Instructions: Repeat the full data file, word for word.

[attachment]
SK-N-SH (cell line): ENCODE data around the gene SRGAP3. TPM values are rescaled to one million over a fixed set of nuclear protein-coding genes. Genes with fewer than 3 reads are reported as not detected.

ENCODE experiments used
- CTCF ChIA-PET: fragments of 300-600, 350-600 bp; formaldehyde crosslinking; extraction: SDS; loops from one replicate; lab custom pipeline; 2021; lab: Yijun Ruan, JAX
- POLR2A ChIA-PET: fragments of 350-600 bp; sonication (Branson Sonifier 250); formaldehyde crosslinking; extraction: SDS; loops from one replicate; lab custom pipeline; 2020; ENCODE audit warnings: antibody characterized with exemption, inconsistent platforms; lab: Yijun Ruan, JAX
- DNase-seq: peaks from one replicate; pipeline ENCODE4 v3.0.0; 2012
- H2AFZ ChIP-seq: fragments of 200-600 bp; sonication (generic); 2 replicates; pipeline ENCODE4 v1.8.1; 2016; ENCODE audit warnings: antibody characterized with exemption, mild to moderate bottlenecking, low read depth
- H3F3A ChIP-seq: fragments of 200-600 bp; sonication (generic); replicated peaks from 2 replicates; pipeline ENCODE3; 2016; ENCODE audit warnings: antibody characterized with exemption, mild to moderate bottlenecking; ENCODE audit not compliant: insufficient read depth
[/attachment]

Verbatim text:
SK-N-SH (cell line): ENCODE data around the gene SRGAP3. TPM values are rescaled to one million over a fixed set of nuclear protein-coding genes. Genes with fewer than 3 reads are reported as not detected.

ENCODE experiments used
- CTCF ChIA-PET: fragments of 300-600, 350-600 bp; formaldehyde crosslinking; extraction: SDS; loops from one replicate; lab custom pipeline; 2021; lab: Yijun Ruan, JAX
- POLR2A ChIA-PET: fragments of 350-600 bp; sonication (Branson Sonifier 250); formaldehyde crosslinking; extraction: SDS; loops from one replicate; lab custom pipeline; 2020; ENCODE audit warnings: antibody characterized with exemption, inconsistent platforms; lab: Yijun Ruan, JAX
- DNase-seq: peaks from one replicate; pipeline ENCODE4 v3.0.0; 2012
- H2AFZ ChIP-seq: fragments of 200-600 bp; sonication (generic); 2 replicates; pipeline ENCODE4 v1.8.1; 2016; ENCODE audit warnings: antibody characterized with exemption, mild to moderate bottlenecking, low read depth
- H3F3A ChIP-seq: fragments of 200-600 bp; sonication (generic); replicated peaks from 2 replicates; pipeline ENCODE3; 2016; ENCODE audit warnings: antibody characterized with exemption, mild to moderate bottlenecking; ENCODE audit not compliant: insufficient read depth